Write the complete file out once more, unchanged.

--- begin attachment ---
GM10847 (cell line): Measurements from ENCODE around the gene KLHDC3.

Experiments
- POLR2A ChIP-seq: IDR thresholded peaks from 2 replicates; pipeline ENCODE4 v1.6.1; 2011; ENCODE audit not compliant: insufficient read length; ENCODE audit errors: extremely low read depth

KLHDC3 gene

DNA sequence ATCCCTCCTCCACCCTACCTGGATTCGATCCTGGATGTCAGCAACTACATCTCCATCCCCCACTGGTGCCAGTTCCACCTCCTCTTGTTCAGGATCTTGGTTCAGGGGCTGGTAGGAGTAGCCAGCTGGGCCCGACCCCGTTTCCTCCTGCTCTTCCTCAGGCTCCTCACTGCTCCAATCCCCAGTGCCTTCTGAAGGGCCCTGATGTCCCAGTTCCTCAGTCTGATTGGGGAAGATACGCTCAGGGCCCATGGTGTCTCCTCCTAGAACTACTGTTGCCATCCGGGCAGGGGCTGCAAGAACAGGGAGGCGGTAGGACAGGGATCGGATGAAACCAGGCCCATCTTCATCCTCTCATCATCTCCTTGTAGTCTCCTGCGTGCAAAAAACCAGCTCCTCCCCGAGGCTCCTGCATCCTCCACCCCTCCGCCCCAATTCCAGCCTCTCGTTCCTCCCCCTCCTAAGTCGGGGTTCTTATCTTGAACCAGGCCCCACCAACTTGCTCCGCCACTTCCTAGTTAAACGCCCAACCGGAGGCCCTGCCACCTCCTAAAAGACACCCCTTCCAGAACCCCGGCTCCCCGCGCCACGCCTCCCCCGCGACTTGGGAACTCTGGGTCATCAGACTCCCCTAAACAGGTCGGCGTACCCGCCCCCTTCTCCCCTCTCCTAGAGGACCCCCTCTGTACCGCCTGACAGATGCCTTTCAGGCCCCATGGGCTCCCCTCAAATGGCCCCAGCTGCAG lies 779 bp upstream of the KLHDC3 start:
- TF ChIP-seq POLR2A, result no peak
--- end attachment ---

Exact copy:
GM10847 (cell line): Measurements from ENCODE around the gene KLHDC3.

Experiments
- POLR2A ChIP-seq: IDR thresholded peaks from 2 replicates; pipeline ENCODE4 v1.6.1; 2011; ENCODE audit not compliant: insufficient read length; ENCODE audit errors: extremely low read depth

KLHDC3 gene

DNA sequence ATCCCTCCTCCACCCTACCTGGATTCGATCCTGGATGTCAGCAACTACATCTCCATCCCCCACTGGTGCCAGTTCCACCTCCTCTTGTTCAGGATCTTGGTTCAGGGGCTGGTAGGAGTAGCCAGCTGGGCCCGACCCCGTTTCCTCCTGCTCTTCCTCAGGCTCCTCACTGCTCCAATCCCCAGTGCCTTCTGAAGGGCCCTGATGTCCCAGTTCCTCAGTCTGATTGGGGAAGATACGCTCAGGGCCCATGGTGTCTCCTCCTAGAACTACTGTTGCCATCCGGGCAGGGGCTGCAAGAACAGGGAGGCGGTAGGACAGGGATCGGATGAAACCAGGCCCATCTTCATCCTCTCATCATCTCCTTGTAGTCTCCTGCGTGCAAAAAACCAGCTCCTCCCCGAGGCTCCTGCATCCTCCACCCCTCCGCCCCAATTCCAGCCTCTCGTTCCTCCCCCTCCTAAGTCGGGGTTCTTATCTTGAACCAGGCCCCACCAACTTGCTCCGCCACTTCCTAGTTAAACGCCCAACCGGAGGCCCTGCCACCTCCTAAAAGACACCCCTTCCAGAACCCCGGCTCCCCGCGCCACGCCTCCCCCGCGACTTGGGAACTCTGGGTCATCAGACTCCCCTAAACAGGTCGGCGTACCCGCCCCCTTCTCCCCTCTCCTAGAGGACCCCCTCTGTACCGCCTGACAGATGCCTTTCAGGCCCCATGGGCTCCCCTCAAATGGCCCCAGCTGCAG lies 779 bp upstream of the KLHDC3 start:
- TF ChIP-seq POLR2A, result no peak